cholecystitis / Delayed / 0.1-1.0
    bronchospasm / Rapid / 0.1-1.0
    prostatic hypertrophy / Delayed / 0.1-1.0
    ocular hypertension / Delayed / 0.1-1.0
    intracranial bleeding / Delayed / 0.1-1.0
    seizures / Delayed / 1.0
    bradycardia / Rapid / 0.1
    myocardial infarction / Delayed / 1.0
    atrial fibrillation / Early / 1.0
    Stevens-Johnson syndrome / Delayed / Incidence not known

    Moderate

    confusion / Early / 8.0-8.0
    depression / Delayed / 4.0-6.0
    hallucinations / Early / 2.0-5.0
    dyskinesia / Delayed / 1.0-3.0
    pseudoparkinsonism / Delayed / 1.0-3.0
    hypertension / Early / 3.0-3.0
    melena / Delayed / 0.1-1.0
    dysphagia / Delayed / 0.1-1.0
    migraine / Early / 0.1-1.0
    dysphonia / Delayed / 0.1-1.0
    nystagmus / Delayed / 0.1-1.0
    peripheral edema / Delayed / 0.1-1.0
    hematuria / Delayed / 0.1-1.0
    dysuria / Early / 0.1-1.0
    sinus tachycardia / Rapid / 0.1-1.0
    supraventricular tachycardia (SVT) / Early / 0.1-1.0
    contact dermatitis / Delayed / 0.1-1.0
    erythema / Early / 0.1-1.0
    elevated hepatic enzymes / Delayed / 0.1-1.0
    lymphadenopathy / Delayed / 0.1-1.0
    hyponatremia / Delayed / 0.1-1.0
    myasthenia / Delayed / 0.1-1.0
    blurred vision / Early / 0.1-1.0
    constipation / Delayed / 1.0
    gastritis / Delayed / 1.0
    ataxia / Delayed / 1.0
    hot flashes / Early / 1.0
    urinary incontinence / Early / 1.0
    angina / Early / 1.0
    hypotension / Rapid / 1.0
    palpitations / Early / 1.0
    chest pain (unspecified) / Early / 1.0
    orthostatic hypotension / Delayed / 1.0
    bullous rash / Early / 1.0
    psoriaform rash / Delayed / 1.0
    atopic dermatitis / Delayed / 1.0
    dehydration / Delayed / 1.0
    dyspnea / Early / 1.0
    hypokalemia / Delayed / 1.0
    anemia / Delayed / 1.0
    cataracts / Delayed / 0.1
    hepatitis / Delayed / Incidence not known

    Mild

    nausea / Early / 7.0-47.0
    vomiting / Early / 6.0-31.0
    weight loss / Delayed / 3.0-26.0
    dizziness / Early / 2.0-21.0
    diarrhea / Early / 5.0-19.0
    anorexia / Delayed / 3.0-17.0
    headache / Early / 3.0-17.0
    abdominal pain / Early / 1.0-13.0
    dyspepsia / Early / 9.0-9.0
    insomnia / Early / 1.0-9.0
    fatigue / Early / 2.0-9.0
    asthenia / Delayed / 2.0-6.0
    drowsiness / Early / 4.0-5.0
    anxiety / Delayed / 2.0-5.0
    malaise / Early / 5.0-5.0
    hyperhidrosis / Delayed / 2.0-4.0
    restlessness / Early / 1.0-3.0
    syncope / Early / 3.0-3.0
    hypersalivation / Early / 1.0-2.0
    gastroesophageal reflux / Delayed / 0.1-1.0
    hypoesthesia / Delayed / 0.1-1.0
    libido increase / Delayed / 0.1-1.0
    nocturia / Early / 0.1-1.0
    increased urinary frequency / Early / 0.1-1.0
    urticaria / Rapid / 0.1-1.0
    cough / Delayed / 0.1-1.0
    fever / Early / 0.1-1.0
    arthralgia / Delayed / 0.1-1.0
    mastalgia / Delayed / 0.1-1.0
    diplopia / Early / 0.1-1.0
    flatulence / Early / 1.0
    tremor / Early / 1.0
    vertigo / Early / 1.0
    paresthesias / Delayed / 1.0
    agitation / Early / 1.0
    maculopapular rash / Early / 1.0
    rash / Early / 1.0
    pruritus / Rapid / 1.0
    polydipsia / Early / 1.0
    infection / Delayed / 1.0
    tinnitus / Delayed / 0.1
    myalgia / Early / 0.1
    back pain / Delayed / 1.0
    nightmares / Early / Incidence not known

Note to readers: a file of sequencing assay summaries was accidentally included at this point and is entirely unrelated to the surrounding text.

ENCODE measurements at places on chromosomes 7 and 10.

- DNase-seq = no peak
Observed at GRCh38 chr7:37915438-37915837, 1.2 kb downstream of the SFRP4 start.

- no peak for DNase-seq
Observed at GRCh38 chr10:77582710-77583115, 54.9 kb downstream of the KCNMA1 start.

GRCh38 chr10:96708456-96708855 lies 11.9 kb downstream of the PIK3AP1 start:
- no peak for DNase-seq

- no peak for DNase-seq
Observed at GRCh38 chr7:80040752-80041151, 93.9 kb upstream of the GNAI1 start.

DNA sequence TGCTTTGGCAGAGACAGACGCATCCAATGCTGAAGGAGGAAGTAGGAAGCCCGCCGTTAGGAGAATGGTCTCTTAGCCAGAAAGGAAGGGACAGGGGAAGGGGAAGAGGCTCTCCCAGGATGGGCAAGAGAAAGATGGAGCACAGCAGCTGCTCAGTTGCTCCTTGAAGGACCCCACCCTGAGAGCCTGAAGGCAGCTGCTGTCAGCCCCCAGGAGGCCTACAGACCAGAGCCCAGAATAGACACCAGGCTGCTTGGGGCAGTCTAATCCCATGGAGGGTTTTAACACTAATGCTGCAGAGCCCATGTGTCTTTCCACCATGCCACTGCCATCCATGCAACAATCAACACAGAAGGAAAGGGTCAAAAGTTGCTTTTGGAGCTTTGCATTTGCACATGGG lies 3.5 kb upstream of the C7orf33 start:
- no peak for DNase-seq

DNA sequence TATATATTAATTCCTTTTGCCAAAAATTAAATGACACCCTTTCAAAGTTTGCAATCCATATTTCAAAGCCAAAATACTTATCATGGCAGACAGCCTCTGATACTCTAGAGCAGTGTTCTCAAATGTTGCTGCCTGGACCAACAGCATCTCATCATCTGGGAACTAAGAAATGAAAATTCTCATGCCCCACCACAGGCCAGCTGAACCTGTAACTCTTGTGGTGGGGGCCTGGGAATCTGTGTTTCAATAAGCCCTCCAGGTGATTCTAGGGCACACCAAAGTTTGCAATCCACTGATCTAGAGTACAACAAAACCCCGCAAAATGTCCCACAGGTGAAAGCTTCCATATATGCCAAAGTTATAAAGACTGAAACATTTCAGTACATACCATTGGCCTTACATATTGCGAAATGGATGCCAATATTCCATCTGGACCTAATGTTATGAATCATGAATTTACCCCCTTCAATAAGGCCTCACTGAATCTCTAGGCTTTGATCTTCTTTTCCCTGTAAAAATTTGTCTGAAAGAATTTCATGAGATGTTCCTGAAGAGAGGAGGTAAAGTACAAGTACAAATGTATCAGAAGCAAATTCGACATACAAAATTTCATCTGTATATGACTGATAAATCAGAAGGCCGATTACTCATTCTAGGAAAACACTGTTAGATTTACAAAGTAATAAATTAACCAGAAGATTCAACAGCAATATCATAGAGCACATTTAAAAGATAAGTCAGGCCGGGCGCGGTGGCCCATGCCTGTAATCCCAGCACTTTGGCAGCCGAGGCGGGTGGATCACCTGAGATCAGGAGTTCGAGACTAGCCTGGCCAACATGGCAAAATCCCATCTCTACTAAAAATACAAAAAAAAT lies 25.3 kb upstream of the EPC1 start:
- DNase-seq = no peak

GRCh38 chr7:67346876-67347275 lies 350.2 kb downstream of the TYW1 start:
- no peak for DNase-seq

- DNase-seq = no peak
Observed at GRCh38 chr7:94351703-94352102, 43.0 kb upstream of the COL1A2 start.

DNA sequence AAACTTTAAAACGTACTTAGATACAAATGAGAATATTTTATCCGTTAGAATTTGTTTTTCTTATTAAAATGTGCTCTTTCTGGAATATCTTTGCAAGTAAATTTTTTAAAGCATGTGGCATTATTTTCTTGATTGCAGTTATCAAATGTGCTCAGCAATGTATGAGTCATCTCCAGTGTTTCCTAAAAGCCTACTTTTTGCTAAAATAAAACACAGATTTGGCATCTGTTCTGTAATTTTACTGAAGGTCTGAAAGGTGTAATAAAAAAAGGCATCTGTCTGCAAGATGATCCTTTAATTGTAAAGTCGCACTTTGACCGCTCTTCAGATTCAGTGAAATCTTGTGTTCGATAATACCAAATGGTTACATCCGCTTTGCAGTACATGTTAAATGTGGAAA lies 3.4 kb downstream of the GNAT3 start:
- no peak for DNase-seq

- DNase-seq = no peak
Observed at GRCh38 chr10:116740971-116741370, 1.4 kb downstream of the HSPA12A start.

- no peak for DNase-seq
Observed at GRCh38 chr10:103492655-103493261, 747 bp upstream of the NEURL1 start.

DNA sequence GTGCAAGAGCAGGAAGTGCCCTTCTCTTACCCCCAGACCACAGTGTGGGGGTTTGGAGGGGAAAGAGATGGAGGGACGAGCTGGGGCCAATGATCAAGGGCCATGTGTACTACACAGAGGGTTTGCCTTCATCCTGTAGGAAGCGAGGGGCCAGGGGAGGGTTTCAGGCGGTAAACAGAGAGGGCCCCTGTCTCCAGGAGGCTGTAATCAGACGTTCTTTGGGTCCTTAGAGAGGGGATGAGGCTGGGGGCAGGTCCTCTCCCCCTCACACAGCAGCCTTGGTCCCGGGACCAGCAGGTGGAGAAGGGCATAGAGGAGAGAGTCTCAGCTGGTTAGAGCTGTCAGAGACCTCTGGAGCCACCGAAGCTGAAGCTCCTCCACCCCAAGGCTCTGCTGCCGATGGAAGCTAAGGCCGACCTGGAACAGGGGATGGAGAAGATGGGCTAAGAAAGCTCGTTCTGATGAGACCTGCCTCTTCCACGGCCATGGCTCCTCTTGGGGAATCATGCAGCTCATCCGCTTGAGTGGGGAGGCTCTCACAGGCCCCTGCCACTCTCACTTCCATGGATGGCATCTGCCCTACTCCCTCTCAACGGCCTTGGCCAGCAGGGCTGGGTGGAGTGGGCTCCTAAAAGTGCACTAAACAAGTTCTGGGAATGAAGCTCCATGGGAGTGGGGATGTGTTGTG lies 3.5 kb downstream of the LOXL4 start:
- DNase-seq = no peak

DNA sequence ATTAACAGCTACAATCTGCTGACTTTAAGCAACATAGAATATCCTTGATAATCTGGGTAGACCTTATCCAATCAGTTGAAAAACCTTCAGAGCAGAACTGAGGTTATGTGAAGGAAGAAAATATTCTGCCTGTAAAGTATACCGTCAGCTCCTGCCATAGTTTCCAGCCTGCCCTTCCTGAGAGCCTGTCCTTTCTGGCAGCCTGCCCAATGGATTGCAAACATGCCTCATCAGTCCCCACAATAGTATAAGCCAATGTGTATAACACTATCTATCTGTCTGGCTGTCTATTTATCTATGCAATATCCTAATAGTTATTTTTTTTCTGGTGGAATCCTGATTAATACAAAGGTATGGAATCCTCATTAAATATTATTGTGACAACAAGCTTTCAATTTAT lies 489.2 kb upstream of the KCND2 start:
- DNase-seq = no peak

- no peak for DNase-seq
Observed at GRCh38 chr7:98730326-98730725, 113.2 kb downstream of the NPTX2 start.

DRUG INTERACTIONS

    Acebutolol: (Moderate) The increase in vagal tone induced by some cholinesterase inhibitors may produce bradycardia, hypotension, or syncope. The vagotonic effect of these drugs may theoretically be increased when given with other medications known to cause bradycardia such as beta-blockers.
    Acetaminophen; Caffeine; Magnesium Salicylate; Phenyltoloxamine: (Moderate) Concurrent use of sedating H1-blockers and rivastigmine should be avoided if possible. Rivastigmine inhibits acetylcholinesterase, the enzyme responsible for the degradation of acetylcholine, and improves the availability of acetylcholine. Sedating H1-blockers may exhibit significant anticholinergic activity, thereby interfering with the therapeutic effect of rivastigmine.
    Acetaminophen; Caffeine; Phenyltoloxamine; Salicylamide: (Moderate) Concurrent use of sedating H1-blockers and rivastigmine should be avoided if possible. Rivastigmine inhibits acetylcholinesterase, the enzyme responsible for the degradation of acetylcholine, and improves the availability of acetylcholine. Sedating H1-blockers may exhibit significant anticholinergic activity, thereby interfering with the therapeutic effect of rivastigmine.
    Acetaminophen; Chlorpheniramine: (Moderate) Concurrent use of sedating H1-blockers and rivastigmine should be avoided if possible. Rivastigmine inhibits acetylcholinesterase, the enzyme responsible for the degradation of acetylcholine, and improves the availability of acetylcholine. Sedating H1-blockers may exhibit significant anticholinergic activity, thereby interfering with the therapeutic effect of rivastigmine.
    Acetaminophen; Chlorpheniramine; Dextromethorphan: (Moderate) Concurrent use of sedating H1-blockers and rivastigmine should be avoided if possible. Rivastigmine inhibits acetylcholinesterase, the enzyme responsible for the degradation of acetylcholine, and improves the availability of acetylcholine. Sedating H1-blockers may exhibit significant anticholinergic activity, thereby interfering with the therapeutic effect of rivastigmine.
    Acetaminophen; Chlorpheniramine; Dextromethorphan; Phenylephrine: (Moderate) Concurrent use of sedating H1-blockers and rivastigmine should be avoided if possible. Rivastigmine inhibits acetylcholinesterase, the enzyme responsible for the degradation of acetylcholine, and improves the availability of acetylcholine. Sedating H1-blockers may exhibit significant anticholinergic activity, thereby interfering with the therapeutic effect of rivastigmine.